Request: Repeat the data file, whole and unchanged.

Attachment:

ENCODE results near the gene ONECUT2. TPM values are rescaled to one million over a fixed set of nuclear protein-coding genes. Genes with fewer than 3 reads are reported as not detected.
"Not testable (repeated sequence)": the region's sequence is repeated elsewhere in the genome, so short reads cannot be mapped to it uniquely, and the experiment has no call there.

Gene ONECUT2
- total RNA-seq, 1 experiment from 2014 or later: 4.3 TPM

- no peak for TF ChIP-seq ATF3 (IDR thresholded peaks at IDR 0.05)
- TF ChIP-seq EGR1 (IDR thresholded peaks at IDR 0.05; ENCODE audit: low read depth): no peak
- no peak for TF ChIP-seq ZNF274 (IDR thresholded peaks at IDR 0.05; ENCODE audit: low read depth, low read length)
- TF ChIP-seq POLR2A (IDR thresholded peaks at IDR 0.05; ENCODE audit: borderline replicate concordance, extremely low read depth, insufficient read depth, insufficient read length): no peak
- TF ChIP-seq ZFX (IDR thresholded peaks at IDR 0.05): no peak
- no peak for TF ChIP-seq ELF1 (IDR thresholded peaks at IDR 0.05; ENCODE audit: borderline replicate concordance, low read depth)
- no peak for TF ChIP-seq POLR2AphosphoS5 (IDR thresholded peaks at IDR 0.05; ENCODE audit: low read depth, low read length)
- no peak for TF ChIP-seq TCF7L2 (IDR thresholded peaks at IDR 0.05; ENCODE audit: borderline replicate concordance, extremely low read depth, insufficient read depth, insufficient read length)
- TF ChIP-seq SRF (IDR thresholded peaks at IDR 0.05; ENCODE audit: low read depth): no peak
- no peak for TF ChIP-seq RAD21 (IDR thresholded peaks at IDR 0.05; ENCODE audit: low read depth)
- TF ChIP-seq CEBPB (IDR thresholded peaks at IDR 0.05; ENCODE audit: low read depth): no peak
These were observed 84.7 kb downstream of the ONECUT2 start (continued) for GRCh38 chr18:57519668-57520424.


ENCODE results near the gene ONECUT2. TPM values are rescaled to one million over a fixed set of nuclear protein-coding genes. Genes with fewer than 3 reads are reported as not detected.
"Not testable (repeated sequence)": the region's sequence is repeated elsewhere in the genome, so short reads cannot be mapped to it uniquely, and the experiment has no call there.

Gene ONECUT2
- total RNA-seq, 1 experiment from 2014 or later: 4.3 TPM

- no peak for TF ChIP-seq ATF3 (IDR thresholded peaks at IDR 0.05)
- TF ChIP-seq EGR1 (IDR thresholded peaks at IDR 0.05; ENCODE audit: low read depth): no peak
- no peak for TF ChIP-seq ZNF274 (IDR thresholded peaks at IDR 0.05; ENCODE audit: low read depth, low read length)
- TF ChIP-seq POLR2A (IDR thresholded peaks at IDR 0.05; ENCODE audit: borderline replicate concordance, extremely low read depth, insufficient read depth, insufficient read length): no peak
- TF ChIP-seq ZFX (IDR thresholded peaks at IDR 0.05): no peak
- no peak for TF ChIP-seq ELF1 (IDR thresholded peaks at IDR 0.05; ENCODE audit: borderline replicate concordance, low read depth)
- no peak for TF ChIP-seq POLR2AphosphoS5 (IDR thresholded peaks at IDR 0.05; ENCODE audit: low read depth, low read length)
- no peak for TF ChIP-seq TCF7L2 (IDR thresholded peaks at IDR 0.05; ENCODE audit: borderline replicate concordance, extremely low read depth, insufficient read depth, insufficient read length)
- TF ChIP-seq SRF (IDR thresholded peaks at IDR 0.05; ENCODE audit: low read depth): no peak
- no peak for TF ChIP-seq RAD21 (IDR thresholded peaks at IDR 0.05; ENCODE audit: low read depth)
- TF ChIP-seq CEBPB (IDR thresholded peaks at IDR 0.05; ENCODE audit: low read depth): no peak
These were observed 84.7 kb downstream of the ONECUT2 start (continued) for GRCh38 chr18:57519668-57520424.